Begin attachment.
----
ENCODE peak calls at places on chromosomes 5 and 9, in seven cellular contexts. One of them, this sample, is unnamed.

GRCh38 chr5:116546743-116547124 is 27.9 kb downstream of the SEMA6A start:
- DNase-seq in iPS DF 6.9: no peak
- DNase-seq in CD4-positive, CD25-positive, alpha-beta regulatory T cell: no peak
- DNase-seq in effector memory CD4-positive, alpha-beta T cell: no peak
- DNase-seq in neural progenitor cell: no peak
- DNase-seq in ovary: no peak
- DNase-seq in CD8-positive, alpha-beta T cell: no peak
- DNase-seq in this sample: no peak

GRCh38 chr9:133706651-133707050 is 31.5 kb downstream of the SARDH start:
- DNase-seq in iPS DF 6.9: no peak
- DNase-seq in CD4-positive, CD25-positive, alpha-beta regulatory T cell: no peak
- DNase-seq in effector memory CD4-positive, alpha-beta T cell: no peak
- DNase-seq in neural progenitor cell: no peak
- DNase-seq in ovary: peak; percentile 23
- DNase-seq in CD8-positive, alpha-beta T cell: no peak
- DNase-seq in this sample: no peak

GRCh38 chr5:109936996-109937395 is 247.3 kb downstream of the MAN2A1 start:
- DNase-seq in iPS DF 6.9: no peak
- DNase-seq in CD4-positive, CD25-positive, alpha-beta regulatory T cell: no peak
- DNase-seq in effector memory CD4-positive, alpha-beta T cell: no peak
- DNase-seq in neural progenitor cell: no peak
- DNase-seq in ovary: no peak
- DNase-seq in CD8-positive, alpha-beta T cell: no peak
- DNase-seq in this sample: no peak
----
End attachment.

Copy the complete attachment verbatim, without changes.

ENCODE peak calls at places on chromosomes 5 and 9, in seven cellular contexts. One of them, this sample, is unnamed.

GRCh38 chr5:116546743-116547124 is 27.9 kb downstream of the SEMA6A start:
- DNase-seq in iPS DF 6.9: no peak
- DNase-seq in CD4-positive, CD25-positive, alpha-beta regulatory T cell: no peak
- DNase-seq in effector memory CD4-positive, alpha-beta T cell: no peak
- DNase-seq in neural progenitor cell: no peak
- DNase-seq in ovary: no peak
- DNase-seq in CD8-positive, alpha-beta T cell: no peak
- DNase-seq in this sample: no peak

GRCh38 chr9:133706651-133707050 is 31.5 kb downstream of the SARDH start:
- DNase-seq in iPS DF 6.9: no peak
- DNase-seq in CD4-positive, CD25-positive, alpha-beta regulatory T cell: no peak
- DNase-seq in effector memory CD4-positive, alpha-beta T cell: no peak
- DNase-seq in neural progenitor cell: no peak
- DNase-seq in ovary: peak; percentile 23
- DNase-seq in CD8-positive, alpha-beta T cell: no peak
- DNase-seq in this sample: no peak

GRCh38 chr5:109936996-109937395 is 247.3 kb downstream of the MAN2A1 start:
- DNase-seq in iPS DF 6.9: no peak
- DNase-seq in CD4-positive, CD25-positive, alpha-beta regulatory T cell: no peak
- DNase-seq in effector memory CD4-positive, alpha-beta T cell: no peak
- DNase-seq in neural progenitor cell: no peak
- DNase-seq in ovary: no peak
- DNase-seq in CD8-positive, alpha-beta T cell: no peak
- DNase-seq in this sample: no peak